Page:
Finally, in NOV 2015, my wife decided she wanted a divorce, so I moved into the basement. So, I did what I do best – I drank and closed myself off. I was raised that you always go to work. You’re never too tired or too sick or too hurt. So, no matter how much I was drinking, or how much I was hurting inside, I was convinced that I was fine — an embrace of Midwestern Stoicism at its finest. But, I never dealt with the underlying emotions. I held grudges for decades. I took that pain and just filed it away…And I did that with everything. I have a way of shutting out everything and just focusing on the task at hand. When I would go home to an empty house, I would drink to calm my mind, to numb it, to slow it down just to sleep. My mind would haunt itself. See, no matter how I would compartmentalize or “file things away”, eventually it get full and overflows. That’s when things got REALLY out of hand.

My wife, along with my daughter, had stopped by the house from her boyfriend’s. She discovered me passed out on the bathroom floor in the middle of the afternoon. By that time, I had drank quite a few beers and shots mowing my lawn. We got into an argument and I disappeared for a couple days. When I returned, I told her of my epiphany to enter treatment. We got online and found White Sands. It saved the direction of my life and my marriage.

White Sands taught me an enormous amount about myself. I was always brutally honest, but not always objective, especially when it involved me. I started to analyze my life and how to make changes in my thinking, perspective, and actions. I returned healthier and more able to be a better husband and father.

Due to my current occupation and the tiny town in which I live, meetings are not a viable option. However, when I had tried to quit before, I realized meetings were not especially for me. I found that Smart Recovery works best for me. I apply a lot of the principles into my daily life. I am able catch myself, my poor ideas, and hit that pause button to rein them back in, a mental “DUDE!!! What are you thinking?!” I still talk to friends I made at White Sands. We are able to lean on each other and realize our journeys are very similar and to swap ideas on resolving certain situations. It all comes down to maintaining ACCOUNTABILITY, SUPPORT, and a SYSTEM. Every day I am thankful for the staff, the curriculum, and my fellow addicts. Further, I cannot speak enough about the alumni assistance as well. That was an awesome surprise. I was scared to death of just being put through the grinder and left alone. I’m thankful for the calls and emails/messages. It’s the gift that keeps on giving.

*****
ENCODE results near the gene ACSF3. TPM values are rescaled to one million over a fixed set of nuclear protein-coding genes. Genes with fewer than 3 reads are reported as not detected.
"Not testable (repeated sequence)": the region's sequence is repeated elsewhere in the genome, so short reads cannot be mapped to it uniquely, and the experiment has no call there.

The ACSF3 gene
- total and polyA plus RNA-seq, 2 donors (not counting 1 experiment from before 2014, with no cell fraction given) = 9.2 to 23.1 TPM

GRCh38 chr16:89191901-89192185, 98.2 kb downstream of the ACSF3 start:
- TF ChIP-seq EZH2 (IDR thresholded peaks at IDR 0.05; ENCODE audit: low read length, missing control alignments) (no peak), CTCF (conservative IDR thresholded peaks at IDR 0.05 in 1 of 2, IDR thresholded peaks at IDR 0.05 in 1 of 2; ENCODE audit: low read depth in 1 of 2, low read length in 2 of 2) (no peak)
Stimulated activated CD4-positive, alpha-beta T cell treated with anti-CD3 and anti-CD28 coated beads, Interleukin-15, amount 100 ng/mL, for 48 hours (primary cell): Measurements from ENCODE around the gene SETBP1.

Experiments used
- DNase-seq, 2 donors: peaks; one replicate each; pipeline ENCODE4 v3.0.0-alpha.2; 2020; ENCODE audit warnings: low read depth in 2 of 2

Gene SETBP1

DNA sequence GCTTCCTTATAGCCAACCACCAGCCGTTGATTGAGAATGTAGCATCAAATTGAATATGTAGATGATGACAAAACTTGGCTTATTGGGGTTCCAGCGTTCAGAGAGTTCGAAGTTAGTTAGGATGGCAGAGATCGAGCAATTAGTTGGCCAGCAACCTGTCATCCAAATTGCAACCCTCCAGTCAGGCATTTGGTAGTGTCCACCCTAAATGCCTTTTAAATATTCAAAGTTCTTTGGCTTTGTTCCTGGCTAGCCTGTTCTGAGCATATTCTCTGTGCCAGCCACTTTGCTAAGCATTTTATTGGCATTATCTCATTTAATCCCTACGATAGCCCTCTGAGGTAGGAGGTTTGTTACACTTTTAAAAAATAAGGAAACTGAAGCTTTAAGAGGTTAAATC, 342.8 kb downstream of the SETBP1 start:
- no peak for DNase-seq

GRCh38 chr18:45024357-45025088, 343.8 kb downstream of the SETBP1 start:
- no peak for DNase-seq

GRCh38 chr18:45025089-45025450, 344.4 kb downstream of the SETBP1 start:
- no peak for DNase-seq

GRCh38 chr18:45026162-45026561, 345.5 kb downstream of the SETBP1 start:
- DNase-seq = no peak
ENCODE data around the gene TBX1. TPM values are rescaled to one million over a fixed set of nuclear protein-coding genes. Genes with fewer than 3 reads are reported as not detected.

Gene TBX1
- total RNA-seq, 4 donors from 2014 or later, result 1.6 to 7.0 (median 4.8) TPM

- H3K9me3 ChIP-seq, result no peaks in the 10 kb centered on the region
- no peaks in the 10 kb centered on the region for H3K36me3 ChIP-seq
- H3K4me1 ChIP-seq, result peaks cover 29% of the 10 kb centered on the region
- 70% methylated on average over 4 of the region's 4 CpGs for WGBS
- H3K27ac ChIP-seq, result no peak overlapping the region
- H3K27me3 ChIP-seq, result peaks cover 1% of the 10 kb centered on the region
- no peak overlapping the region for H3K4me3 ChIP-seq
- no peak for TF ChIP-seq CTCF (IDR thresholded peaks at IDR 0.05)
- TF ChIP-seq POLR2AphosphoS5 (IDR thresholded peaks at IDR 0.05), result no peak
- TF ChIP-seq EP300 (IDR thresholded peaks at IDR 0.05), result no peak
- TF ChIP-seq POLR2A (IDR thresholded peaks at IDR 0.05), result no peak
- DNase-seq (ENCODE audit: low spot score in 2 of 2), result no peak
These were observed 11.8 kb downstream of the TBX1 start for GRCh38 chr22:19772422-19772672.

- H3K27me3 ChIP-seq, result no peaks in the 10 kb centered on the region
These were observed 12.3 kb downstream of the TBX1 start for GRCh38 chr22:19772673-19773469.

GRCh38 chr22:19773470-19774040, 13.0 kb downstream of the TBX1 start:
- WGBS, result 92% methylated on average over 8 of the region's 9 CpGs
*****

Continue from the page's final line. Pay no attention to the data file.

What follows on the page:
Michelle G.

My name is Michele and I am a grateful recovering addict, though I still suffer with the disease each and every day. It all started 15 years age when I went through a life changing event. I thought that I could cope with my emotion by using. I started off smoking marijuana and drinking here an there at the age of 13. By the age of 18 I was drinking everyday and using pills. Fast-forward 7 years, my addiction was in full swing. I was smoking marijuaMichelle G.na and drinking to just bring my self out of bed. Cocaine and pills were also some things I felt like I needed to help me get through the day.  By this time there wasn’t much that I wouldn’t do to chase my next high. I was on this never ending roller-coaster ride of using to make myself feel happy and numb. However, once I  reached that “high” I felt disgust and hatred towards myself. Through my many years of addiction I ended up hurting everyone around me. Not only did I hurt my family and loved ones, I lost my marriage, my kids, but most of all I lost myself. I had opened a door that I couldn’t close anymore. I was very confused and could no longer distinguish between what was good and what was bad. I couldn’t make a decision to stop all these things. During the last four years of my drug use, I used to pray to God every time to let it be my last time. I was at my rock bottom an I didn’t want to live anymore. My life changed about 14 months ago when I walked through the front doors of White Sands. I thought I would just go there to make my family happy and be out in about 2 weeks, but that wasn’t the case. From being there, I learned that I wasn’t alone and that there was a solution. I was introduced to a 12 step program that showed me a new way to live my life drug and alcohol free. Committing myself to a lifetime without my “best friend” was a scary thing to me, but I decided to give it a chance since nothing else had helped me before. The recovery process is where I learned to get to the core of the reasons behind my addiction. White Sands taught me how to address those issues so that I can effectively move on with my life without going back to drugs and alcohol and my addictive behavior. After leaving White Sands I have moved on to become a house manager of a halfway house, I have begun to reconnect with my family, and most of all, I have taken the steps to start loving myself.